A useful development of this forest mapping sytem may be the ability, at some point, to assess the pharmacological properties of rainforest plants. Hollywood, in films such as Medicine Man, promotes the romantic myth that someday, in the deep recesses of the Amazonian junge, a shaman or a witchdoctor will slip us the answer of how to cure, say, leukemia. Well, this world-changing revelation is more likely to come from the sober, scientific research conducted by persons such as Greg Asner and his lab. Kudos to the team.

Posted by Scott Reber on 28 Dec 2011


True Technology is a great thing I myself am involved in environmental resource management but im an IT specialist by proffession , and i found some interesting tools that can determine the current environmental status about the type of gases surrounding a certain environment. Education never stops and its because of technology......... LETS PROTECT our environment. I am currently doing a project for my community and i am struggling to find a sponsor for the tools/ technical equipment needed for my project. SO anybody who reads this , please provide your helping hand to Ondundu Youth Development Orgnanization Initiative - Namibia, Capital City...: I can send through the proposal for your consideration.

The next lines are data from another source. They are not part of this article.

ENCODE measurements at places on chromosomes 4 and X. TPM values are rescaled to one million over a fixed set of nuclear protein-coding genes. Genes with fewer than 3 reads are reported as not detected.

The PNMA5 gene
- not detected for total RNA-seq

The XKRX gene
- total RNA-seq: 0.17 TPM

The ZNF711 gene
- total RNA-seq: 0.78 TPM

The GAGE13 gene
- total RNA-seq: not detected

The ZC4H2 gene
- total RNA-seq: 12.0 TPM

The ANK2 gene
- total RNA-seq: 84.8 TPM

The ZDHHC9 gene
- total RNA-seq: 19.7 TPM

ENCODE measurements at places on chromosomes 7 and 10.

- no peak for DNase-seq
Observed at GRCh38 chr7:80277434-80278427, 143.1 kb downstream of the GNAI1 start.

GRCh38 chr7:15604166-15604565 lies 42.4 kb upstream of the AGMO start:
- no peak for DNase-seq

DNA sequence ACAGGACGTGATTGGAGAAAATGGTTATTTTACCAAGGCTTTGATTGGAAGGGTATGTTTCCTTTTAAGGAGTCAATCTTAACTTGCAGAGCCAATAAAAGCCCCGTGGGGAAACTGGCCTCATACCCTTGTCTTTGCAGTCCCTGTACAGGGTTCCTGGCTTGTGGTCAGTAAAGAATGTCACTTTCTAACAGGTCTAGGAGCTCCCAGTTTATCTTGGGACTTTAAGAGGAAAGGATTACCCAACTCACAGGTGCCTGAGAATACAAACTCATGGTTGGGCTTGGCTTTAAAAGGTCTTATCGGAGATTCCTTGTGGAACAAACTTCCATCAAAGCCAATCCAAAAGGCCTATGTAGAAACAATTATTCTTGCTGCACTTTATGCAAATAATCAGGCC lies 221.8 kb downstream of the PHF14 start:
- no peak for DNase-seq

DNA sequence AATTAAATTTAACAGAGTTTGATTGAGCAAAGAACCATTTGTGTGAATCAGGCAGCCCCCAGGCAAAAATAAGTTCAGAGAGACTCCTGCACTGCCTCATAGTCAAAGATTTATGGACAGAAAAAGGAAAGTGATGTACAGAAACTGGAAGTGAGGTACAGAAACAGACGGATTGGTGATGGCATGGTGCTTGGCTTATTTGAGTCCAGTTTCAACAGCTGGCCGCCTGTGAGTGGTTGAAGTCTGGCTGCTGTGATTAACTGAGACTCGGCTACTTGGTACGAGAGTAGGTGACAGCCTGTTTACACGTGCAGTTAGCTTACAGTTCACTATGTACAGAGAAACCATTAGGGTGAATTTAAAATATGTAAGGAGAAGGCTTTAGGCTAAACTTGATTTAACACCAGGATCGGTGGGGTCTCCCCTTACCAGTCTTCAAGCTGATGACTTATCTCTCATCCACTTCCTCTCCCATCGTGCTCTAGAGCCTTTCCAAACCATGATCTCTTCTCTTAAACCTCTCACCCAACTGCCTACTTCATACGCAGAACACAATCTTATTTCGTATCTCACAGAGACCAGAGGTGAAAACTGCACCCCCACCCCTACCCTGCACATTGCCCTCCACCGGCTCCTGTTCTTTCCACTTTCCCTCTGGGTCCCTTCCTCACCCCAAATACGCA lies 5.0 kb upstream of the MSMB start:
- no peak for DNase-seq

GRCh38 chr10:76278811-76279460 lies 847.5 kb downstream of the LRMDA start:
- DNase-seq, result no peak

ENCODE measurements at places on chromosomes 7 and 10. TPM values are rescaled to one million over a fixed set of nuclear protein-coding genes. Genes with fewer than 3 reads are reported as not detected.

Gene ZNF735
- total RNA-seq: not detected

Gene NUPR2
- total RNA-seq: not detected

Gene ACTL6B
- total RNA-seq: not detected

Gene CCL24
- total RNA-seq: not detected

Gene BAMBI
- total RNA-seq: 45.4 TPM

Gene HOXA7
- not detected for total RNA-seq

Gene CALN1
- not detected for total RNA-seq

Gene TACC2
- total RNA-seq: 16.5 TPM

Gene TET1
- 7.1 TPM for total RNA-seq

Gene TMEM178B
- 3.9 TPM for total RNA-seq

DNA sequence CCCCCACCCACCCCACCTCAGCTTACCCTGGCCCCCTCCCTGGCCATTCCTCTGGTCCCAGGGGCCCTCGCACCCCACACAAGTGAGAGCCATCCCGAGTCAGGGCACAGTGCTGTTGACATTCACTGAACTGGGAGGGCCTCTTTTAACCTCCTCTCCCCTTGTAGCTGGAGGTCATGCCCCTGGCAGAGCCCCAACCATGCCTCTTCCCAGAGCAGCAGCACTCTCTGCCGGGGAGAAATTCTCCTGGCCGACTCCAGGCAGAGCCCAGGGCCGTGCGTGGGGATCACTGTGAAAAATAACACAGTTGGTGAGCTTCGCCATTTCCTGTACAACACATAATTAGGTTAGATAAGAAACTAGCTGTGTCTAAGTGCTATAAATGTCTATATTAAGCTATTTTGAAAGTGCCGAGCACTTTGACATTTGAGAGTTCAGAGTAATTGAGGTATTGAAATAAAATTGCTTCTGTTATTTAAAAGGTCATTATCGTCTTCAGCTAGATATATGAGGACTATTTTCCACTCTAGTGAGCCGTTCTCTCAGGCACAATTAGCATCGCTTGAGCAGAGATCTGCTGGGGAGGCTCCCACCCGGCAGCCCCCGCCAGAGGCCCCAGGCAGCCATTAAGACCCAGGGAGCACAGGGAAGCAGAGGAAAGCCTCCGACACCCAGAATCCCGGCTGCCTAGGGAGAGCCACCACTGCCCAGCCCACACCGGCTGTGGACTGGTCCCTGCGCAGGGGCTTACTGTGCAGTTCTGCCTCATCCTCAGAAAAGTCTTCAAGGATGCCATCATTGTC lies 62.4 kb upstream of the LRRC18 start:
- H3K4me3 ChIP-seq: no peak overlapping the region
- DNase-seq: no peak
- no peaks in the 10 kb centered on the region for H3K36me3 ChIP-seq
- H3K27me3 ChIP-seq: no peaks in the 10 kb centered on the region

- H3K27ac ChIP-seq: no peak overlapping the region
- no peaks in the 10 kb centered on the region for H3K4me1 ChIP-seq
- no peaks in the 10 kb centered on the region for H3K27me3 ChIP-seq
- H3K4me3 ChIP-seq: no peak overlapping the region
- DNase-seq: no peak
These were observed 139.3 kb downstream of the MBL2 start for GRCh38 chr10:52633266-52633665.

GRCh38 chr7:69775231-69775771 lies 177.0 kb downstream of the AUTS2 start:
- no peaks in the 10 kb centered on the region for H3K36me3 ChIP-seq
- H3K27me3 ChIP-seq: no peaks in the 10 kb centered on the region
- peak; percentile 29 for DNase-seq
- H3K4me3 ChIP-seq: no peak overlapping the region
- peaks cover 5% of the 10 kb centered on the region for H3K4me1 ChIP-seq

Thank Everybody.... LOVE PEOPLE and Environment

Posted by Eino J I Mbango on 07 Mar 2012


Comments have been closed on this feature.
rhett butler  ABOUT THE AUTHOR
Rhett Butler is the founder and editor of Mongabay.com, one of the leading sites on the Web covering tropical forests and biodiversity. In previous articles for Yale Environment 360, he has written about how satellites and GoogleEarth are being used as conservation tools and how sustainable palm oil cultivation could actually help preserve the Amazon.